Posts Tagged ‘pro bono’

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* Ted Frank contributes items on malpractice by expert witnesses and on a new study suggesting that experts suffer from some of the same biases as lay observers in high-damage cases, on whether much “pro bono” litigation really helps the public, and on “Robin Hood” school-finance suits;

* Jim Copland welcomes a new and improved website, LegalReformNow;

* I’ve got posts on sanctions for wrongful litigation (did you know federal judges liked the sanctions in their old, stronger form?), collective business guilt, ski slope disclaimers, Sarbanes-Oxley, Judge Posner’s view that both Sherlock Holmes and law reviews are much overrated, liability’s burden on small businesses, and insurance broker scandals (posts in progress). Much more, too; bookmark the site today.

A blawg’s pro bono trial

The Uncivil Litigator is a blog of a mid-level associate whose practice consists mostly of insurance disputes. The insights into his daily practice and the litigation culture, told with appropriate humility, will be interesting for law students and laypeople, but so are the unspoken assumptions behind UCL’s work, which unwittingly demonstrate some of the problems with the legal system.

In particular is a pro bono case taken on behalf of an elderly woman with a $800 dispute over an auto accident, resulting in a jury trial. The nine-post tale, told over several months on the blog, is an entertaining small story in and of itself. But, while he complains about the recalcitrance of the opposing defense attorney, at no point does UCL stop to think that he’s partially responsible for thousands of dollars of societal resources (including seven people are giving up a day of work to sit on a jury) that are going to resolve this dispute. Or that his client, the opposing party, the opposing party’s customers, and society as a whole would’ve been better off if he had spent the time he worked on this case with paying clients, and his firm simply wrote the plaintiff a check for a small fraction of those fees. Pro bono means uncompensated legal services for the public good, but here, as with too many law firm pro bono programs, a law firm imposed a huge externality on the public and an opposing party essentially for the purpose of subsidizing an expensive and inefficient training exercise to get a young lawyer experience. Junior stockbrokers aren’t given $20,000 from the public fisc to churn for practice, but when lawyers do the equivalent, it’s extolled as part of the category of cases where the pro bono lawyer really is working for the public good without pay.

Update: UCL responds, though he confuses a systemic criticism (are there better ways for society to handle small disputes than full-blown trials with all the trappings?) with a personal criticism that wasn’t there.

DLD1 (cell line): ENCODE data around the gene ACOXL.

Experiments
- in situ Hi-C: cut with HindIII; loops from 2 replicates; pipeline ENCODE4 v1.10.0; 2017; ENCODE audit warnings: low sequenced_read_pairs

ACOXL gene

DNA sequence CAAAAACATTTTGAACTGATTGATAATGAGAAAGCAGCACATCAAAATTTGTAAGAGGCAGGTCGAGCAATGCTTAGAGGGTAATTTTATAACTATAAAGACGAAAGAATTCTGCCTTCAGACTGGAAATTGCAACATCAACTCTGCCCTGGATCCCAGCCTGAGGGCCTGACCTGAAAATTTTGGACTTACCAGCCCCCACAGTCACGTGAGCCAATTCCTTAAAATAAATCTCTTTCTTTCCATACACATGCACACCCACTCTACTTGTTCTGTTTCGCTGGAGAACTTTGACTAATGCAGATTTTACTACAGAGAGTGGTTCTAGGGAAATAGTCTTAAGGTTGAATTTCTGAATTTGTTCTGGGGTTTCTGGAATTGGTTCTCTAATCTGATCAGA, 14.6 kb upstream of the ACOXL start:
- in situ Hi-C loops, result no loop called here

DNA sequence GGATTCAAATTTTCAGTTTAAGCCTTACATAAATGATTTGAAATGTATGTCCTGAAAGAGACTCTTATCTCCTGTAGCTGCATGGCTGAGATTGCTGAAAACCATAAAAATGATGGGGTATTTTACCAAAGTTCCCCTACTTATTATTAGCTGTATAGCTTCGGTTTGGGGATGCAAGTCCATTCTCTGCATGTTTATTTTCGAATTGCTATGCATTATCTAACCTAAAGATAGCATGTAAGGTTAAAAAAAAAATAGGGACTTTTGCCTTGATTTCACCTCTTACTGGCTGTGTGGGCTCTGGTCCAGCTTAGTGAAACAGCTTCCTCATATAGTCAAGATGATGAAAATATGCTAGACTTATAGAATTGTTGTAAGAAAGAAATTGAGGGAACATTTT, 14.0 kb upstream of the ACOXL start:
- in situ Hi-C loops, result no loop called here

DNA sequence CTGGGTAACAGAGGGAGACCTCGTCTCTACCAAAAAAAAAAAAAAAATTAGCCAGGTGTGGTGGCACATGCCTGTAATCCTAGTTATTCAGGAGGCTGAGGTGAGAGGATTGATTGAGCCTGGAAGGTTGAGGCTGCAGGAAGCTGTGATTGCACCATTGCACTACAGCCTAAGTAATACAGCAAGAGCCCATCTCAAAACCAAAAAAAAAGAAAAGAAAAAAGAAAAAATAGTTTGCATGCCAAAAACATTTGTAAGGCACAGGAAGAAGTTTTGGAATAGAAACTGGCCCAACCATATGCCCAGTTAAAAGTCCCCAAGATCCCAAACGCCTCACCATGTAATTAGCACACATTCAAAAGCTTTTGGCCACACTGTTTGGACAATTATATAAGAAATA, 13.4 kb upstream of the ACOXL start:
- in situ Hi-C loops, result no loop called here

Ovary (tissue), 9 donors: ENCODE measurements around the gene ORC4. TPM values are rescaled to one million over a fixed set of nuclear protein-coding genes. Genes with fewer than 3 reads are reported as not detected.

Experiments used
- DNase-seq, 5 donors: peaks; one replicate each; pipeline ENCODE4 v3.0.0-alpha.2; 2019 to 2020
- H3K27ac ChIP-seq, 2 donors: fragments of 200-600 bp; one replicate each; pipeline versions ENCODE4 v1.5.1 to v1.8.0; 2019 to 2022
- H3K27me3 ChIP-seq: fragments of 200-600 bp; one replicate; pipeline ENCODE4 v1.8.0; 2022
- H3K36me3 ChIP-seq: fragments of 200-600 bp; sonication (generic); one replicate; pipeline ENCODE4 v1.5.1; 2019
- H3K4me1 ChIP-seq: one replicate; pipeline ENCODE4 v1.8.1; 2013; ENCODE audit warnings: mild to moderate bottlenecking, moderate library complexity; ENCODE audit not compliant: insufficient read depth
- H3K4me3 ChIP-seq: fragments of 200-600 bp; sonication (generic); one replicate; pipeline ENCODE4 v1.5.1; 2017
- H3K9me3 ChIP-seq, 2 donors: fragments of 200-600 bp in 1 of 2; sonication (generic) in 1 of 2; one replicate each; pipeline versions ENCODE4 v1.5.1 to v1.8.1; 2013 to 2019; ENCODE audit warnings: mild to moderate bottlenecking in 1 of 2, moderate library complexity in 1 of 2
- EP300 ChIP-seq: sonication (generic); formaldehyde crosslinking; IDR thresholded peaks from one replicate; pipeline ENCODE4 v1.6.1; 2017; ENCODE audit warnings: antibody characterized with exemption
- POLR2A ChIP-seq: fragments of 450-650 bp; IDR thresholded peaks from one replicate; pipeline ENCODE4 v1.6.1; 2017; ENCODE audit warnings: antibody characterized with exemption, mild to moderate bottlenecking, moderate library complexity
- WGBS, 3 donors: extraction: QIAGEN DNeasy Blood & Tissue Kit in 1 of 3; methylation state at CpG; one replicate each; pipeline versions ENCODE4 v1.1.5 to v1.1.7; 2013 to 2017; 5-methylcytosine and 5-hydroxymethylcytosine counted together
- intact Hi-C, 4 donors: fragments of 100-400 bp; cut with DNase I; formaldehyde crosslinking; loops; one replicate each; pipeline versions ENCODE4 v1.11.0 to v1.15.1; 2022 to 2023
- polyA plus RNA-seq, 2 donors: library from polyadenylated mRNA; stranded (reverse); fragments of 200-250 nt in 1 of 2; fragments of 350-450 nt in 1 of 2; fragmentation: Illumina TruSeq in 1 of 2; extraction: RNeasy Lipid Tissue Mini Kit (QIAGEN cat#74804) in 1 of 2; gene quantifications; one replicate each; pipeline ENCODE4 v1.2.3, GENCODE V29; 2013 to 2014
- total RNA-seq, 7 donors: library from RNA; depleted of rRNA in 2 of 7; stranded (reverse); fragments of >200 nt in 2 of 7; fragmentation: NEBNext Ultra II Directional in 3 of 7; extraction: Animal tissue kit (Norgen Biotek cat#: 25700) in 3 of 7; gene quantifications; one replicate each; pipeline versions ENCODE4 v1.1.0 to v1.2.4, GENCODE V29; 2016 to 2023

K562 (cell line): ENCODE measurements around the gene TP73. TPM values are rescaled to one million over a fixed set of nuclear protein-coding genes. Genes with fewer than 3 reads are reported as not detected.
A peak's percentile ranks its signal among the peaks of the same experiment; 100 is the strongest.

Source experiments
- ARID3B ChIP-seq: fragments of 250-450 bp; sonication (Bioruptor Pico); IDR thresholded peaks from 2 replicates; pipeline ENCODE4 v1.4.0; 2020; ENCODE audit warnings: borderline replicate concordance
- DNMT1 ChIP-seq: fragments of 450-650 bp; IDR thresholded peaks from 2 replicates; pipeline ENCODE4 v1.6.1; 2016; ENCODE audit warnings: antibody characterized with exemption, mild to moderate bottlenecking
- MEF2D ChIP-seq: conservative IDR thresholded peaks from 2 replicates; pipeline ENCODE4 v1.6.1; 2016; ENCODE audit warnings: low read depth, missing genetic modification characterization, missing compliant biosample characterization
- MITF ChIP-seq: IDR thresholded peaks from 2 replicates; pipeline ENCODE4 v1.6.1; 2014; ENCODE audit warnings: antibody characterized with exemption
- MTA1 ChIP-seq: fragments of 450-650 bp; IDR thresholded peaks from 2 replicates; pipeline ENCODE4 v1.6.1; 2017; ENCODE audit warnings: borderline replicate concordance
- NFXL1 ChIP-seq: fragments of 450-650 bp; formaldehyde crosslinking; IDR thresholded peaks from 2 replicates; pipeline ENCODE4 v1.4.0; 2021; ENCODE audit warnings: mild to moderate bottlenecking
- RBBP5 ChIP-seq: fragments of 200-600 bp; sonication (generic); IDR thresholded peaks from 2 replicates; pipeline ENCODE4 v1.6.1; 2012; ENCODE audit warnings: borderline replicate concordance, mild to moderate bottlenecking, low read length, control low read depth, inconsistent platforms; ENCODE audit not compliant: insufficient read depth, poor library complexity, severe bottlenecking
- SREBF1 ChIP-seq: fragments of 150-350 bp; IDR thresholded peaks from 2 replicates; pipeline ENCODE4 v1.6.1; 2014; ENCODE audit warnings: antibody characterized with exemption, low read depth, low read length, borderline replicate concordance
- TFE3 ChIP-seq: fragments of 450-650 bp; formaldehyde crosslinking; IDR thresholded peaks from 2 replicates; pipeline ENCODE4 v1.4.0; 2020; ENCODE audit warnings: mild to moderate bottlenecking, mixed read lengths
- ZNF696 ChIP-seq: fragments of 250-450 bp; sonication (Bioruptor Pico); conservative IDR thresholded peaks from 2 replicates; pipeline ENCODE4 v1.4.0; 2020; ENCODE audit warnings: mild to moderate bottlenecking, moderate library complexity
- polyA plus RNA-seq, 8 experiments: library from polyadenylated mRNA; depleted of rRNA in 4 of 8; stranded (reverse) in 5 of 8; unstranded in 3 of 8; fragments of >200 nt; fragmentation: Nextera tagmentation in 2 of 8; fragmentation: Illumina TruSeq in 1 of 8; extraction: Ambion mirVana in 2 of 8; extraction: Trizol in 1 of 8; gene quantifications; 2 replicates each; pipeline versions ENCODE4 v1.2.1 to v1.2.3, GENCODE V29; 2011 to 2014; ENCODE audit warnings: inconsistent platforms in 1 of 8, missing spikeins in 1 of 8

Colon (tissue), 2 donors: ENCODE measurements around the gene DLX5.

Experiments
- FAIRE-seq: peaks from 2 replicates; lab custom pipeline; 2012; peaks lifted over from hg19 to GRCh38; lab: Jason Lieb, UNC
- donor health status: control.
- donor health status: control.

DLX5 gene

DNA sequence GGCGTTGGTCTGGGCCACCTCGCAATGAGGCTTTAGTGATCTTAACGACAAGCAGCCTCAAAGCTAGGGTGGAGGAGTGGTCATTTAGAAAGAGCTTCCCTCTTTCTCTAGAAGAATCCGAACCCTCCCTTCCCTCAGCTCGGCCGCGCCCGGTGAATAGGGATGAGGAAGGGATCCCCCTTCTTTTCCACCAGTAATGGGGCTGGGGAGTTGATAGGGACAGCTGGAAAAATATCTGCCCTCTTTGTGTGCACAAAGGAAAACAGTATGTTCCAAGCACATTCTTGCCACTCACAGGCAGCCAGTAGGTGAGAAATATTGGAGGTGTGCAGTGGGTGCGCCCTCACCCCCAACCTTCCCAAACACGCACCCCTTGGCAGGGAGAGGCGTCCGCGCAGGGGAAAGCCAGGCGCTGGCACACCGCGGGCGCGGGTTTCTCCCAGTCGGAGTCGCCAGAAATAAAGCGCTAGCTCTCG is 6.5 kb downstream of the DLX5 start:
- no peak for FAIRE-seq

Another update: Professor Martin Grace initiates a discussion on his weblog.

Read On…

Pro bono: being fair to Edwards

A Washington Times editorial asserts that John Edwards during his career as a plaintiff’s lawyer “took no pro bono cases”, which if true might expose him to obloquy and also could put him into conflict with the ABA’s Model Rule on the subject (“The science of malpractice”, Jul. 25; see KipEsquire, Jul. 25). Tucker Carlson voiced the same charge on CNN “Crossfire” Jan. 12 (transcript).
But is the charge accurate? In a quick search on “John Edwards” + “pro bono”, the most prominent article to turn up is Adam Liptak’s Jul. 14 New York Times piece, “Edwards’s Lawyerly Style Drew Fierce Foes and Fans”, which phrases things rather differently: “Mr. Edwards handled no notable pro bono cases, the typical vehicle for lawyers who want to have a larger impact.” (emphasis added). The difference is potentially significant, since an attorney might devote considerable effort to pro bono work without handling any court cases that his colleagues might recognize as notable (say, because they sought to shape the course of the law).

No doubt we’ll be hearing more about the nature and scope of Edwards’ pro bono efforts as the campaign proceeds. In the mean time, those of us who are skeptical of his candidacy should be careful not to let our criticisms run ahead of the available evidence.

Bad-teacher removal: consensus now complete?

As Joanne Jacobs puts it, remarkable and refreshing: “The New York City teachers’ union proposed yesterday cutting to six months the time it takes to remove incompetent teachers, speeding up a process that can now drag on for years.

“As part of a broad overhaul of the disciplinary process and evaluation system for teachers, the union president, Randi Weingarten, also called for ending so-called rubber rooms, where more than 200 teachers facing charges of malfeasance are sent to languish, some for years, while still receiving full pay. She proposed the appointment of a special master and a task force of pro bono lawyers to clear the backlog of cases.” (David Herszenhorn, “Failing City Teachers Face a Faster Ax”, New York Times, Jan. 15) (more)